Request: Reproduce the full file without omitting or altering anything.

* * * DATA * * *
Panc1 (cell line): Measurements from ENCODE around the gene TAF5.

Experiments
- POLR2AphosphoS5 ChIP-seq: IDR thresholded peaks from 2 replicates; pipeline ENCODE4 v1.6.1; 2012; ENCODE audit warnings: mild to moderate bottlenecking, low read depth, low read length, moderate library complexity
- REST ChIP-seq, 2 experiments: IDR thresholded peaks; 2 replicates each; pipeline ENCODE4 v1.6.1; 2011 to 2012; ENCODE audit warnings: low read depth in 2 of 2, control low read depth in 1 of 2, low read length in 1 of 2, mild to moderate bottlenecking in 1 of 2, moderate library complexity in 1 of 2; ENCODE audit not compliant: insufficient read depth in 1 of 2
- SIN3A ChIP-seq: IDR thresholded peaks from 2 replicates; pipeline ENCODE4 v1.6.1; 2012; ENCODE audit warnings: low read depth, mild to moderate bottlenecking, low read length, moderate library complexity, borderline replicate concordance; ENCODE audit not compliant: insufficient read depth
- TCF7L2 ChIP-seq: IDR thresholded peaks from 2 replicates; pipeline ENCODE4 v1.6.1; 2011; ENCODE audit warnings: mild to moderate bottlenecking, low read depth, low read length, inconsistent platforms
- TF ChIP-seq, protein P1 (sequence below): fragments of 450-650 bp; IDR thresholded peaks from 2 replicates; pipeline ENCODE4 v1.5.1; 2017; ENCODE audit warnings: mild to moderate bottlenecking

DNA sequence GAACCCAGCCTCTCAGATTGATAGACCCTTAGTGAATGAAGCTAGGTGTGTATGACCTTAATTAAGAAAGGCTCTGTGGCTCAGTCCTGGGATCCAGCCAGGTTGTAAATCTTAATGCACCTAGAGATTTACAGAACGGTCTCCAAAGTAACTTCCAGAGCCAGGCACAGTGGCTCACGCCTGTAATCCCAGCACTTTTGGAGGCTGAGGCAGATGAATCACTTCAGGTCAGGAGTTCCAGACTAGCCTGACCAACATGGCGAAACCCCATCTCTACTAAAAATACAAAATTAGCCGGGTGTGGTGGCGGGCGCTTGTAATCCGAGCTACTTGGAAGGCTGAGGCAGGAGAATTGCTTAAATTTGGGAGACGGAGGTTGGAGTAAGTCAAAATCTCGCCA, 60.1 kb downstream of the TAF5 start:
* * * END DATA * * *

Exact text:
Panc1 (cell line): Measurements from ENCODE around the gene TAF5.

Experiments
- POLR2AphosphoS5 ChIP-seq: IDR thresholded peaks from 2 replicates; pipeline ENCODE4 v1.6.1; 2012; ENCODE audit warnings: mild to moderate bottlenecking, low read depth, low read length, moderate library complexity
- REST ChIP-seq, 2 experiments: IDR thresholded peaks; 2 replicates each; pipeline ENCODE4 v1.6.1; 2011 to 2012; ENCODE audit warnings: low read depth in 2 of 2, control low read depth in 1 of 2, low read length in 1 of 2, mild to moderate bottlenecking in 1 of 2, moderate library complexity in 1 of 2; ENCODE audit not compliant: insufficient read depth in 1 of 2
- SIN3A ChIP-seq: IDR thresholded peaks from 2 replicates; pipeline ENCODE4 v1.6.1; 2012; ENCODE audit warnings: low read depth, mild to moderate bottlenecking, low read length, moderate library complexity, borderline replicate concordance; ENCODE audit not compliant: insufficient read depth
- TCF7L2 ChIP-seq: IDR thresholded peaks from 2 replicates; pipeline ENCODE4 v1.6.1; 2011; ENCODE audit warnings: mild to moderate bottlenecking, low read depth, low read length, inconsistent platforms
- TF ChIP-seq, protein P1 (sequence below): fragments of 450-650 bp; IDR thresholded peaks from 2 replicates; pipeline ENCODE4 v1.5.1; 2017; ENCODE audit warnings: mild to moderate bottlenecking

DNA sequence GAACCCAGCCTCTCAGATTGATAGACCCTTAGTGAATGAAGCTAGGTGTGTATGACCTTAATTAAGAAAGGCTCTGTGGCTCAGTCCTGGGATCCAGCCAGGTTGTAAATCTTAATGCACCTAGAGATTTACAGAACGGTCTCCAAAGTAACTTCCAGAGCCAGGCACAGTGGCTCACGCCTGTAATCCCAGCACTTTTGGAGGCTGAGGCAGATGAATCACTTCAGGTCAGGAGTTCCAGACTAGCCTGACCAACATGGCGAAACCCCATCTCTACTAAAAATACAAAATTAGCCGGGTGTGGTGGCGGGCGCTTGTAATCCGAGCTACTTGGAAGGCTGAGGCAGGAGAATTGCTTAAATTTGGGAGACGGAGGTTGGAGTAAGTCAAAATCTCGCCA, 60.1 kb downstream of the TAF5 start: